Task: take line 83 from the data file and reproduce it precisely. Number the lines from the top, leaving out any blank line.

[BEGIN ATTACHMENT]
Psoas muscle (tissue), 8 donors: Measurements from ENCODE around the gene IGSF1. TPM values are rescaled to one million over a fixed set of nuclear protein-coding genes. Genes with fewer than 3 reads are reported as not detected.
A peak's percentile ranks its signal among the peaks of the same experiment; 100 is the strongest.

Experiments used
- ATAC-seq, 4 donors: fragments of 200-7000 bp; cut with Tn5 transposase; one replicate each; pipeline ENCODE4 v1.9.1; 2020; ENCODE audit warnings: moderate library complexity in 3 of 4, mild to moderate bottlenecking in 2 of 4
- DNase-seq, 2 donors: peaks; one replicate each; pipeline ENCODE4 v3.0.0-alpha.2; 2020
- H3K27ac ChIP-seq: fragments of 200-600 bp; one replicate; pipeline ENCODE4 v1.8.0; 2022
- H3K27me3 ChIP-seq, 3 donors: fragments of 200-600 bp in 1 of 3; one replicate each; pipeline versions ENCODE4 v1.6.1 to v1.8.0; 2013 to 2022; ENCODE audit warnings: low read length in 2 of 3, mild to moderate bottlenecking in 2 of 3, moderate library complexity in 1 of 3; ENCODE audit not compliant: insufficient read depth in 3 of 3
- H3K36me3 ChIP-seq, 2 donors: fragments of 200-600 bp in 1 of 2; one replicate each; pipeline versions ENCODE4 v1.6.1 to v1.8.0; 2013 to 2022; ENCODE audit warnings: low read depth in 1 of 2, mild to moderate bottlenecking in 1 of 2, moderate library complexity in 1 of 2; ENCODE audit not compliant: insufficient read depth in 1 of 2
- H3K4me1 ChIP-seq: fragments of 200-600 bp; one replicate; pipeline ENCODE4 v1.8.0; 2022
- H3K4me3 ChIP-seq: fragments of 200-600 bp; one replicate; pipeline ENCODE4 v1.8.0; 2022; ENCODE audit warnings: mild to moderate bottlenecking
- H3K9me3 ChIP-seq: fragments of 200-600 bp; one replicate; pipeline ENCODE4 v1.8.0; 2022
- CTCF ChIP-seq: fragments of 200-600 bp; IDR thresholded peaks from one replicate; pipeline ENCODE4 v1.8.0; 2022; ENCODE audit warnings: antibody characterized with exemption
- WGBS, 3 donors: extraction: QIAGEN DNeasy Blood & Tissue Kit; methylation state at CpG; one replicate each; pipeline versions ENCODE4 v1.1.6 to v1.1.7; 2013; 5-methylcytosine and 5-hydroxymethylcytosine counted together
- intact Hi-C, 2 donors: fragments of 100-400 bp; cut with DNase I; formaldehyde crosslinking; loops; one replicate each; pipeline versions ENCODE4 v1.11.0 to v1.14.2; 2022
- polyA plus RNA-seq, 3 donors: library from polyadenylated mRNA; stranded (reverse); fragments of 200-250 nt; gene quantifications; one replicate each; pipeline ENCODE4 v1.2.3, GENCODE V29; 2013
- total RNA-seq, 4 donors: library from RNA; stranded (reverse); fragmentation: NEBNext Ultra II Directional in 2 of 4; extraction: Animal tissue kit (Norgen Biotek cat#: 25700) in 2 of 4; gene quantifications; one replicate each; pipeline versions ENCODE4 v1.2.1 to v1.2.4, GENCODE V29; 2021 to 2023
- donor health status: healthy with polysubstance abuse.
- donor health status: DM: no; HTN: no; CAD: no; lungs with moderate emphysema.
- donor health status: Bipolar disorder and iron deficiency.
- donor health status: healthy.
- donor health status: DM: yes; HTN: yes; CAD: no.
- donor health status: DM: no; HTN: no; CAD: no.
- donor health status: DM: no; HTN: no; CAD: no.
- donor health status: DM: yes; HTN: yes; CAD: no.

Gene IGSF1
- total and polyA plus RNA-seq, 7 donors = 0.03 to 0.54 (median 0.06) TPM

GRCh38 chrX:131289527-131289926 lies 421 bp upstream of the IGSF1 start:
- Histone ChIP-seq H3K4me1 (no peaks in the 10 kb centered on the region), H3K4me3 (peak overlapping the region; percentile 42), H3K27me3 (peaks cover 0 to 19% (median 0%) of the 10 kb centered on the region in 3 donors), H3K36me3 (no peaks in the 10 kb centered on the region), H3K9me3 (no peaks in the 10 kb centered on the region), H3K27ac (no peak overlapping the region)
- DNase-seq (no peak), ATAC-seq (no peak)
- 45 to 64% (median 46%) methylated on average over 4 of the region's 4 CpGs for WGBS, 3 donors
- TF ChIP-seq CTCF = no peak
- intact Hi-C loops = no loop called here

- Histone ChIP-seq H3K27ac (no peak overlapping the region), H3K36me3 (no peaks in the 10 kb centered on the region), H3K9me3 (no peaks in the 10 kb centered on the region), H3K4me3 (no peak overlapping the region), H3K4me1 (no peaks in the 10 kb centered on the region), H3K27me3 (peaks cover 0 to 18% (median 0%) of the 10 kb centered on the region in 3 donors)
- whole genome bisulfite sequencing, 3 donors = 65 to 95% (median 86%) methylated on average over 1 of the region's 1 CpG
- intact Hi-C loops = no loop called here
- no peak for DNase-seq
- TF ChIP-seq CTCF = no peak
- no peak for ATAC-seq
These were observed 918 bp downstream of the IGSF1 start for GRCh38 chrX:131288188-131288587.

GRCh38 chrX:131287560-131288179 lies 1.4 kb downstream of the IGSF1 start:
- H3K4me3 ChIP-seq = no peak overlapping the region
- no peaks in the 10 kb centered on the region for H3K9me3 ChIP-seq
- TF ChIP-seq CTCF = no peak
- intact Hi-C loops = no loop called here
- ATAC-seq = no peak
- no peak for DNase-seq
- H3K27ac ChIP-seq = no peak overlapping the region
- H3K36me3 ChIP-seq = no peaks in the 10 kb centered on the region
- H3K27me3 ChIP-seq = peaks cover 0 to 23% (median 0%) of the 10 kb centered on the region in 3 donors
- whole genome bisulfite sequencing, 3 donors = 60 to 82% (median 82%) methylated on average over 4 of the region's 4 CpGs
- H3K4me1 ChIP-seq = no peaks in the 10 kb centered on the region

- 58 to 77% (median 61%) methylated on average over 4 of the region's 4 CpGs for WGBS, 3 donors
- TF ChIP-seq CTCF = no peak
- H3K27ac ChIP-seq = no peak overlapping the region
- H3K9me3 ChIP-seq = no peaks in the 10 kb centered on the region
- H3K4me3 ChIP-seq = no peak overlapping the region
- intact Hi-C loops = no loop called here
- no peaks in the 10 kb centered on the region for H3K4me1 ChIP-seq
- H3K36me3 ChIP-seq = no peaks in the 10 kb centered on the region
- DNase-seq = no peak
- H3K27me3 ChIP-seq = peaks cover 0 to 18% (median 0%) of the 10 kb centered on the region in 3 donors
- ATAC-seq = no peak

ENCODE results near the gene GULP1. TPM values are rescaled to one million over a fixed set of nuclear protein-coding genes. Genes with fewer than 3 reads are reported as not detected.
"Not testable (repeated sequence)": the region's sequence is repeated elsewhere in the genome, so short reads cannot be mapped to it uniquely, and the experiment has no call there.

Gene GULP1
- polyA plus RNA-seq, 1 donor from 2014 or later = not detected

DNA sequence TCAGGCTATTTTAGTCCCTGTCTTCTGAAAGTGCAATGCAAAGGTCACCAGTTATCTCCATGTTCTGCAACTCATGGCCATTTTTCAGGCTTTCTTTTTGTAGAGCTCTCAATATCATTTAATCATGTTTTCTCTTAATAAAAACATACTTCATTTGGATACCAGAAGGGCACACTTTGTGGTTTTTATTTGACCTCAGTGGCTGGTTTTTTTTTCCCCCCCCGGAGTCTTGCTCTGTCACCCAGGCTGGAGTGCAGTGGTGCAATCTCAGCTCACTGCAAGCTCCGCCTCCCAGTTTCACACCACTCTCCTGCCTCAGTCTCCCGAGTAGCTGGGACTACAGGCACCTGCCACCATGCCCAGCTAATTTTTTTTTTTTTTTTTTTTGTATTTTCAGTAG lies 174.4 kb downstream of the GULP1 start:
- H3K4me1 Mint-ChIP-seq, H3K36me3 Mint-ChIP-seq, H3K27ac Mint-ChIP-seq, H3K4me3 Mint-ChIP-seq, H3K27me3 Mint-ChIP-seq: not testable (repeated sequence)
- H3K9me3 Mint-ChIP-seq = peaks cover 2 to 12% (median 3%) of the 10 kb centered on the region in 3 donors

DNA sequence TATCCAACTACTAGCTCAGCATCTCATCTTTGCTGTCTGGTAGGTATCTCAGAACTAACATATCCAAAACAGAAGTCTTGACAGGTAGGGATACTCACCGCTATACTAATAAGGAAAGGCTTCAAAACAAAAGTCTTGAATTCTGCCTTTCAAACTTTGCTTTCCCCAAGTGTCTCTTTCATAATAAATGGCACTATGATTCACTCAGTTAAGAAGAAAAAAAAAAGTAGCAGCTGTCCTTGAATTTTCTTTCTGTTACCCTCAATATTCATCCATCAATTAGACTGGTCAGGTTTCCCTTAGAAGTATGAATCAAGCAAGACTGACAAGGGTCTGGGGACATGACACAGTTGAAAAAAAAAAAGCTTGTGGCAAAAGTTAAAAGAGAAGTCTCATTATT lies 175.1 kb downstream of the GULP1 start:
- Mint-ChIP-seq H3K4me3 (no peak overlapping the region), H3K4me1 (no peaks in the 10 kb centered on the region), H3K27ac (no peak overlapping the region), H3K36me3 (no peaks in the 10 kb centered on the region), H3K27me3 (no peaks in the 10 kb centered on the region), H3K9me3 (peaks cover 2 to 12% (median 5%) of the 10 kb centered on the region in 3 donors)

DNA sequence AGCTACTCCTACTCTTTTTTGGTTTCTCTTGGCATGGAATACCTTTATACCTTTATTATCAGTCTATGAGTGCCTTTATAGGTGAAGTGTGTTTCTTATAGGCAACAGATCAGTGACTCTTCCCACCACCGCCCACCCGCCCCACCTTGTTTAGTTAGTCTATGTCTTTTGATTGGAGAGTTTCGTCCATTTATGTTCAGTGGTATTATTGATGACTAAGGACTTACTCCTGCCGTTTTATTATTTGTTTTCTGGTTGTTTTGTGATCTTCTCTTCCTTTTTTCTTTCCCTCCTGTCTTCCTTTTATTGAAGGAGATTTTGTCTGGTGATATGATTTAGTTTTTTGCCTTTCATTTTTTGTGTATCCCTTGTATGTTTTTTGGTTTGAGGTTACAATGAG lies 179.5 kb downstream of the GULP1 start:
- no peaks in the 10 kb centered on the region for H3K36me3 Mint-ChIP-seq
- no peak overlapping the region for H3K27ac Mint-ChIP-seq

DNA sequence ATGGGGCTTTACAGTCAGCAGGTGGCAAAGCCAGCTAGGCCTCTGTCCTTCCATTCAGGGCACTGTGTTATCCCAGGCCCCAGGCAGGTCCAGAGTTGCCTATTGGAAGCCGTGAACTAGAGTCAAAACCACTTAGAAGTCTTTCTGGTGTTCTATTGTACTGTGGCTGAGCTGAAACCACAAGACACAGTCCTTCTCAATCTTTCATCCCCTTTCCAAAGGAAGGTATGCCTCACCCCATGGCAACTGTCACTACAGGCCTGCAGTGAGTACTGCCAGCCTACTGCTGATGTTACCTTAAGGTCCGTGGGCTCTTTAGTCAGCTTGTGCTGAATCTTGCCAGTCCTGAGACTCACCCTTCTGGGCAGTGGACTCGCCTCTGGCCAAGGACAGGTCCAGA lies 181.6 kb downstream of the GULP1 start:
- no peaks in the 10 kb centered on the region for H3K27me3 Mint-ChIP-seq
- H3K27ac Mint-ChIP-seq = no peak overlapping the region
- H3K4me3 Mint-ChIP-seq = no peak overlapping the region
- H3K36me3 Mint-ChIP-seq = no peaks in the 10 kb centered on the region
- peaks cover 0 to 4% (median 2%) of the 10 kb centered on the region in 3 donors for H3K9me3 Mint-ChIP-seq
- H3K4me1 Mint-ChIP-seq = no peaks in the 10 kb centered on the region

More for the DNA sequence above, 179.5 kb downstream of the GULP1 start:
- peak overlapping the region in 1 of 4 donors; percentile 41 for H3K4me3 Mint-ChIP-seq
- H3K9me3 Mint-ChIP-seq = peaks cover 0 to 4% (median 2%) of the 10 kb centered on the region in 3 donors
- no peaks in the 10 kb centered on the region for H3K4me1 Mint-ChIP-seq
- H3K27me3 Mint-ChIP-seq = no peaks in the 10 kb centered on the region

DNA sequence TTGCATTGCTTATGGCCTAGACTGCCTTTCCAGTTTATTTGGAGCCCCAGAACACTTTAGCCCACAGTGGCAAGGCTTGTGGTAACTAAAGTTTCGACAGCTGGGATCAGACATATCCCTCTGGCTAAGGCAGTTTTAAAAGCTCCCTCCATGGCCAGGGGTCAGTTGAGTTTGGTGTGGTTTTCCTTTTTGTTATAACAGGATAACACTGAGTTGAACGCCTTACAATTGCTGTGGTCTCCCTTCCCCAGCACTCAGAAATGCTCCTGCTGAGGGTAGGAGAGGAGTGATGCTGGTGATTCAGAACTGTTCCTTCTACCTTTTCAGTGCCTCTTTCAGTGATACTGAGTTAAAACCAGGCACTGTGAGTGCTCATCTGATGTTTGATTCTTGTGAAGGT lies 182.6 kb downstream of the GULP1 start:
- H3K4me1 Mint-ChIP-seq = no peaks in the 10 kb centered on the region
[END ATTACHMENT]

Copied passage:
- peak overlapping the region in 1 of 4 donors; percentile 41 for H3K4me3 Mint-ChIP-seq